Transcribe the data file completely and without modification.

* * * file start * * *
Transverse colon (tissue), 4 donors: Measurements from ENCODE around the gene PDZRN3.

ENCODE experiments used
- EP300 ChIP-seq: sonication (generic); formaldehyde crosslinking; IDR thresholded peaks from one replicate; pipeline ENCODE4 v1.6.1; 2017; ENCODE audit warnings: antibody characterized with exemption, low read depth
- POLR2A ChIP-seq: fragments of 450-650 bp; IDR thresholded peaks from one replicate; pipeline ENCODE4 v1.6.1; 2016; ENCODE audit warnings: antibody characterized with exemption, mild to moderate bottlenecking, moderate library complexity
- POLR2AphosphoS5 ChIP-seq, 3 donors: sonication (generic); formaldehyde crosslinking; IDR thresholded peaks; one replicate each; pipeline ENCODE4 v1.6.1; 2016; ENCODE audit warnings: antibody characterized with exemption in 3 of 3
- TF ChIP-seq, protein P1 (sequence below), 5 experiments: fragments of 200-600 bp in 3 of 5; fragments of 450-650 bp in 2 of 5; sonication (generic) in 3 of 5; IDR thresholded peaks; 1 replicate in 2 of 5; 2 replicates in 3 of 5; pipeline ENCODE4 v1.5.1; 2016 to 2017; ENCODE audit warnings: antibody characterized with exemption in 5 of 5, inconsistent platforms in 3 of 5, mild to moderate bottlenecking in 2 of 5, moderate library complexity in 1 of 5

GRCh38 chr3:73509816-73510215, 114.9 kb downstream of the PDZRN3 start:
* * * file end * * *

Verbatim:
Transverse colon (tissue), 4 donors: Measurements from ENCODE around the gene PDZRN3.

ENCODE experiments used
- EP300 ChIP-seq: sonication (generic); formaldehyde crosslinking; IDR thresholded peaks from one replicate; pipeline ENCODE4 v1.6.1; 2017; ENCODE audit warnings: antibody characterized with exemption, low read depth
- POLR2A ChIP-seq: fragments of 450-650 bp; IDR thresholded peaks from one replicate; pipeline ENCODE4 v1.6.1; 2016; ENCODE audit warnings: antibody characterized with exemption, mild to moderate bottlenecking, moderate library complexity
- POLR2AphosphoS5 ChIP-seq, 3 donors: sonication (generic); formaldehyde crosslinking; IDR thresholded peaks; one replicate each; pipeline ENCODE4 v1.6.1; 2016; ENCODE audit warnings: antibody characterized with exemption in 3 of 3
- TF ChIP-seq, protein P1 (sequence below), 5 experiments: fragments of 200-600 bp in 3 of 5; fragments of 450-650 bp in 2 of 5; sonication (generic) in 3 of 5; IDR thresholded peaks; 1 replicate in 2 of 5; 2 replicates in 3 of 5; pipeline ENCODE4 v1.5.1; 2016 to 2017; ENCODE audit warnings: antibody characterized with exemption in 5 of 5, inconsistent platforms in 3 of 5, mild to moderate bottlenecking in 2 of 5, moderate library complexity in 1 of 5

GRCh38 chr3:73509816-73510215, 114.9 kb downstream of the PDZRN3 start: